ACRIA Studies In Progress
People 18 and older who have persistent diarrhea will first take crofelemer or placebo tablets for 6 weeks. Then everyone will take crofelemer for 5 months.
People with insulin resistance will take Avandia (rosiglitazone), or Serostim (growth hormone), or both for 6 months to see how they affect glucose, insulin levels and body shape.
People aged 18-60 who have taken an NRTI, NNRTI and PI, and have developed resistance or stopped the drugs for other reasons, will take KP-1461 (a new type of NRTI) with no other ARVs for four months.
People 18 and older (half white and half non-white, half men and half women) who have taken an NRTI, NNRTI and PI (not Aptivus) and who have resistance to at least two PIs, will take a standard dose of Aptivus or receive therapeutic drug monitoring to find the best dose for them.
People who have developed resistance to Reyataz will come in for one day of blood tests to study the I50L mutation.
People 18 and older who have limited treatment options and resistance to approved NNRTIs, and who have taken an NRTI, NNRTI and at least two PIs, may qualify for early access to this experimental NNRTI.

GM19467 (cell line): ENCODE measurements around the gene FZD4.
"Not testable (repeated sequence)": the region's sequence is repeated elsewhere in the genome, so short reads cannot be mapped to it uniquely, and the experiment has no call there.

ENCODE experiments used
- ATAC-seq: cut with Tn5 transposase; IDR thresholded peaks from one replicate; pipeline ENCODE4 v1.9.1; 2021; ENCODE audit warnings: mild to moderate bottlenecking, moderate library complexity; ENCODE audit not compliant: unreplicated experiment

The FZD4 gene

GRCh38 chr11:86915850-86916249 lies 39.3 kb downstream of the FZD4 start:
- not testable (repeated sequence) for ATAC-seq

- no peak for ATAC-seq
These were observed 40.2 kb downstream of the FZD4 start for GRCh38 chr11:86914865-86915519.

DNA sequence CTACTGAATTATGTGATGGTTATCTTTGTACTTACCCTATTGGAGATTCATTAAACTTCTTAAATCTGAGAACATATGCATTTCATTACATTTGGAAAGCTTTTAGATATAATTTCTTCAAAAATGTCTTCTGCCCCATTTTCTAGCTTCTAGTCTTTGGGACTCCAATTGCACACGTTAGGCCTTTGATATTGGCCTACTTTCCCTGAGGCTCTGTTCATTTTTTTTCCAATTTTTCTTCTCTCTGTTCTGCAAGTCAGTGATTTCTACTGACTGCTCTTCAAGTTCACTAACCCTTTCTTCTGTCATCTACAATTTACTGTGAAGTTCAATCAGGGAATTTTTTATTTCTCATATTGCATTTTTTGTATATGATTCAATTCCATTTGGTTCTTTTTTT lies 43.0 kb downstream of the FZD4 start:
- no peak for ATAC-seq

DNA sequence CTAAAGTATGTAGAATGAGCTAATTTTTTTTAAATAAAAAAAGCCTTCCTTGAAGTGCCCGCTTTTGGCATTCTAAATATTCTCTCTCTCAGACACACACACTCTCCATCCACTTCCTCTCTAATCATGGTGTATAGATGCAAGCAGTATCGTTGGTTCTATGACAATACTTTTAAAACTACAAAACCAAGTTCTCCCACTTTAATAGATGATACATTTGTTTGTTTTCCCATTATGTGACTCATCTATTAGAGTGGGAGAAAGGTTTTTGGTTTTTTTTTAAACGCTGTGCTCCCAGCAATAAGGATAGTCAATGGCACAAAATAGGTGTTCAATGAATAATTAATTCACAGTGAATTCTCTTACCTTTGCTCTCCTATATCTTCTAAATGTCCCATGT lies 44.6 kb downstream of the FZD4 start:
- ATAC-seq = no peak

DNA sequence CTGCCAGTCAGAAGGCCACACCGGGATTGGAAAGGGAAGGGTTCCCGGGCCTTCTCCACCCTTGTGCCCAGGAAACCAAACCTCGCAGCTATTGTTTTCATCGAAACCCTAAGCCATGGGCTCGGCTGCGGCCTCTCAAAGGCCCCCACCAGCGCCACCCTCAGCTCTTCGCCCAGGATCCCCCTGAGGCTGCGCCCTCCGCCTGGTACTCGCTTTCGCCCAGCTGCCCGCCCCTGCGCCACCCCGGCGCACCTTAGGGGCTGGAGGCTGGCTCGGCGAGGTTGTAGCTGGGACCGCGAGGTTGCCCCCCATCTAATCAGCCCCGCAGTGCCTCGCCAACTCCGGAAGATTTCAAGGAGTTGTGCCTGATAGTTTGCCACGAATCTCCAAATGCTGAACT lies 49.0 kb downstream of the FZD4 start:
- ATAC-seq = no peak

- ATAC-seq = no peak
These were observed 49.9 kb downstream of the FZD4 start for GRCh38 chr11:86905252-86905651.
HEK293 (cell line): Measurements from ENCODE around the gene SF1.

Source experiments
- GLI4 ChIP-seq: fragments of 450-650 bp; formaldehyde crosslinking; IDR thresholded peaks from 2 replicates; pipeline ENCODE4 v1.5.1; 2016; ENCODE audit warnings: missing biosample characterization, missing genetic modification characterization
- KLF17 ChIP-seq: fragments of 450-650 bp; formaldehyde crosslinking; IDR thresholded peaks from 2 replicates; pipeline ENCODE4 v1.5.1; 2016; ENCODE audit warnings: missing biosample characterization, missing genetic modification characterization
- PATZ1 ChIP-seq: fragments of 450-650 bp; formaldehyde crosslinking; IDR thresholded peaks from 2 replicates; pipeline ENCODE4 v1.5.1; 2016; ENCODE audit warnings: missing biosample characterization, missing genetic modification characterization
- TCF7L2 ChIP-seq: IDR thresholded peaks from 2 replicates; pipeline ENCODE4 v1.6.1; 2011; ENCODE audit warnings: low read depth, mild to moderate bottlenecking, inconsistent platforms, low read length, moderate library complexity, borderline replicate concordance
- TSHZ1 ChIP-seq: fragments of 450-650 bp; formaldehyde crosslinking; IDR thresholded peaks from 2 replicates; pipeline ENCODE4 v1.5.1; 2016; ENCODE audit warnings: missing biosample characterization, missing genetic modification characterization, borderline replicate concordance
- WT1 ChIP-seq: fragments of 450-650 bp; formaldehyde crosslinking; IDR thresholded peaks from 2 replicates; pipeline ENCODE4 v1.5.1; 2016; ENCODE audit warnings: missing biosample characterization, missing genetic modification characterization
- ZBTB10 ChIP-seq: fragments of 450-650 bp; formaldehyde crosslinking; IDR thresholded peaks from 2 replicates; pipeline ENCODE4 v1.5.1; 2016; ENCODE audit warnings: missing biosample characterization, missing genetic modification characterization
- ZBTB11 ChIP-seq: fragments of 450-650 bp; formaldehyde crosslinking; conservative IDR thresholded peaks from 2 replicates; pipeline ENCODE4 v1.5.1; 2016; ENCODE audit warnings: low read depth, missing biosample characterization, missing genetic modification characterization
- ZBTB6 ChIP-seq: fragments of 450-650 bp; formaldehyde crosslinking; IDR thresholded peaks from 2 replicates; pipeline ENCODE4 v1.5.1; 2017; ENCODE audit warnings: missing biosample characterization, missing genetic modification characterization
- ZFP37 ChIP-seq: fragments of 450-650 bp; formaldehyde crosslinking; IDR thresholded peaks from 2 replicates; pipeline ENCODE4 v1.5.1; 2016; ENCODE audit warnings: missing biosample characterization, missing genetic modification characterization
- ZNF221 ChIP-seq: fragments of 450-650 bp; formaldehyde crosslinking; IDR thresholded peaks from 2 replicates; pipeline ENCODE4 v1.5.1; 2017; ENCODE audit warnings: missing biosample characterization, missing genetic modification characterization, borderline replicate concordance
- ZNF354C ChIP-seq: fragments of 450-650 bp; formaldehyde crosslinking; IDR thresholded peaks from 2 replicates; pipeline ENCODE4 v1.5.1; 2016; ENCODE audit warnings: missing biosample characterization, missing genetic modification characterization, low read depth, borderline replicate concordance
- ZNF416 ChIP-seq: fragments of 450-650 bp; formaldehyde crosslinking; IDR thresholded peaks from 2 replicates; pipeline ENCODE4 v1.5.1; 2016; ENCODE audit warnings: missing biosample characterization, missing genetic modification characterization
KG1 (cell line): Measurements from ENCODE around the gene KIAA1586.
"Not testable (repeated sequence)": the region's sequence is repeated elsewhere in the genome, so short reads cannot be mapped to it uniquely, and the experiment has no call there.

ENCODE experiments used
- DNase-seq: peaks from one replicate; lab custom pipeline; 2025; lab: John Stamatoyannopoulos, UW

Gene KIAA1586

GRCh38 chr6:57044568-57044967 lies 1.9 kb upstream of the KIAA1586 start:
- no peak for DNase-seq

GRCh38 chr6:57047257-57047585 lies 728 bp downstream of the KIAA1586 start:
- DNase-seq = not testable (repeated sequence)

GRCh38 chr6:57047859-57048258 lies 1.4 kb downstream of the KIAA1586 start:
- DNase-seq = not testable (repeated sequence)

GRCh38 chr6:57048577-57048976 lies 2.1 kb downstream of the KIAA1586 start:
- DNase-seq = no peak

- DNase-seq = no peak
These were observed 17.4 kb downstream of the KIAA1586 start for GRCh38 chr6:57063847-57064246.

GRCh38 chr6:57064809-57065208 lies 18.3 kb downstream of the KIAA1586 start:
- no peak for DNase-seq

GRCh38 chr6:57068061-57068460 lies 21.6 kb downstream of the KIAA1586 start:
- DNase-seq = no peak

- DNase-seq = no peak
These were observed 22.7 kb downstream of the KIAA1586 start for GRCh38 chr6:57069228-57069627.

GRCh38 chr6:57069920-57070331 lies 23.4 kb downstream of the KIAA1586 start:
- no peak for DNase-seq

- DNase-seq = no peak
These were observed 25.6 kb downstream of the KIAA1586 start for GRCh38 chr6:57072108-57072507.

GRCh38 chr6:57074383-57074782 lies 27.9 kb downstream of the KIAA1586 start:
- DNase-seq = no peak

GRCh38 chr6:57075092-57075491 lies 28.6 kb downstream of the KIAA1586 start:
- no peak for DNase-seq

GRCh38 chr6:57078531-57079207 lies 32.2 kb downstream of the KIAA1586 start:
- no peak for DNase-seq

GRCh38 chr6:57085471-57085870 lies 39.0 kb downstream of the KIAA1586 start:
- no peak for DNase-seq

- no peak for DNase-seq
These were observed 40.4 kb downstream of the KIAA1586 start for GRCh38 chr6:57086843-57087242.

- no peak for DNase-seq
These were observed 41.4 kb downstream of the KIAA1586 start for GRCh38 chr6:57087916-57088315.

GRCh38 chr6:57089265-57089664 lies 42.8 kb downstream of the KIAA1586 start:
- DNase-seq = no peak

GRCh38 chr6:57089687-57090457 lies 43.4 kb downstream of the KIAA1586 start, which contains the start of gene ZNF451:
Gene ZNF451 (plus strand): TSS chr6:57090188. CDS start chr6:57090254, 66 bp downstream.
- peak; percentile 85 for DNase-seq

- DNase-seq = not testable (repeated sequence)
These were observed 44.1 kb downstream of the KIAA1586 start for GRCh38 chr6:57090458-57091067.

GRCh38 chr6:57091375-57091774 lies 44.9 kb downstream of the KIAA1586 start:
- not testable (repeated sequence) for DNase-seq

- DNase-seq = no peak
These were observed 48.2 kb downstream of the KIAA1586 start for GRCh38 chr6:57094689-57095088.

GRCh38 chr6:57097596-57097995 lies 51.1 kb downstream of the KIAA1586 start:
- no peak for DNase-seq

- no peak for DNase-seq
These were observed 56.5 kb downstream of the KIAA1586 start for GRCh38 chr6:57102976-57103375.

For more information on these trials, contact Mervin Otero at 212-924-3934 ext. 121.
People with HIV who have peripheral neuropathy will use either Transacin (capsaicin) patches or very low-dose patches for 30 or 60 minutes a day for 3 months. Participants must be 18 or older and have had pain in both feet for at least 2 months.
People aged 18-65 who have excess abdominal fat will take either TH9507 (an investigational growth hormone releasing factor), or a placebo for 26 weeks. The two groups will then switch for 26 more weeks.
People with oral candidiasis will take either Lauriad (miconazole) tablets once a day or clotrimazole troches 5 times a day for 2 weeks. Participants must be 18 or older and be on stable HAART for at least 2 months.
ADVAX, New DNA Vaccine in Human Trial; HIV-Negative Volunteers Needed in New York City or Rochester, NY Areas
This article was provided by AIDS Community Research Initiative of America. It is a part of the publication ACRIA Update. Visit ACRIA's website to find out more about their activities, publications and services.